The Fall And Fall Of David Harris
JMO..I still wonder if his ankle injury from the Carolina PS game is part of Harris ineffective play this season...I also think the injury problems of Pouha/Ellis have contributed..
The Fall And Fall Of David Harris
October 25, 2012 by SportsGeek33
Let’s cut the flowery introductions here and get straight to the point: David Harris has become a complete liability in the middle of the New York Jets defense. The man that fans once daubed “The Hitman” is now no longer a player who can be relied on when it comes to tackling, and his coverage ability has suddenly slid from being average to outright abysmal.
Consider a few statistics to begin with: Last year Harris made 69 tackles and he missed just six, leaving himself with an 92.0% success rate. So far this year he’s racked up 46 tackles and missed eight, cutting that figure to a meagre 85.1%.
Harris displays what is becoming his trademark arm-tackling.
In terms of coverage, by this point during last season Harris had been targeted by opposition QB’s on 18 different occasions. Ten of those passes resulted in completions, while three were dropped, meaning that the ball found its way into the receivers hands 72% of the time.
This year he’s been targeted 27 times with 20 completions and three drops.
So whenever the ball is thrown in his direction, you can bank on an 85% likelihood that it will end up in the hands of the QB’s intended target.
But perhaps the greatest concern of all is this: according to highly-respected statistical analysts Pro Football Focus, David Harris has become the worst defensive player on the whole of the Jets roster with a miserable overall rating of -9.5. Even more soberingly, in broader terms they presently rank him as being the 42nd best inside linebacker in the NFL – trailing behind the likes of Colin McCarthy, Kelvin Sheppard, and Mason Foster.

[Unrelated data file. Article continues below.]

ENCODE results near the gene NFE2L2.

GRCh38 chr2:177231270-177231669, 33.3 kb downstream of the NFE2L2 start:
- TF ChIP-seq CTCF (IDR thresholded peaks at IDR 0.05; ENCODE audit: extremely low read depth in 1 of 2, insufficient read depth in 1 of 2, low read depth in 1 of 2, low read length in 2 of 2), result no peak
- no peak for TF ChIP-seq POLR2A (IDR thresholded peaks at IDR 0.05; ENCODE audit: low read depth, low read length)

These facts and figures don’t paint a very flattering picture of Harris and, when merged together, they create a portrait of a player who is average at best. Harris, it seems, is undergoing a major, rapid, and seemingly inexplicable decline.
At 28, he can hardly be considered an old man and so it seems implausible to suggest that age might explain the sudden nosedive. And although he injured an ankle against Carloina in preseason, nothing has come out of the locker room to suggest that Harris is playing hurt.
Yet for some reason he continues to under-perform in a way that most Jets fans would have found unimaginable. What was once a weakness in terms of speed and agility has now become an outright liability. Yes, Harris is still a force when playing downhill and flowing to meet the ball-carrier, but when it comes to being expected to make a sideline-to-sideline play or beat opposing run-blockers, you may as well just forget it.
Could the fact that he is listed as being 7lbs heavier this season be a factor? It seems unlikely that such a small amount of weight (Harris currently tips the scales at 250lbs) could result in such a negative impact on his overall game.
Harris will earn $9.9M this year.
But wait. Maybe there is something slowing Harris down after all. Perhaps he has been playing with his wallet stuck inside his jersey.
In August 2011 the former Michigan man put pen-to-paper on a new four-year contract that was worth $36 million (not including a tidy signing bonus of $8 million). Yes, ladies and gentlemen, the highest paid linebacker in the NFL is not Patrick Willis, DeMeco Ryans or Sean Lee – it’s the New York Jets’ very own David Harris.
This year alone he will earn – if that’s the correct word – $9.9 million. And, for whatever it’s worth (quite a lot it seems), in 2014 he could receive an additional $5 million through incentive-related bonuses.
Perhaps the person who’s paid to provide Harris with advice on how to manage all of his money ought to tell him that with his current level of performance, he probably shouldn’t rely on collecting the final handout.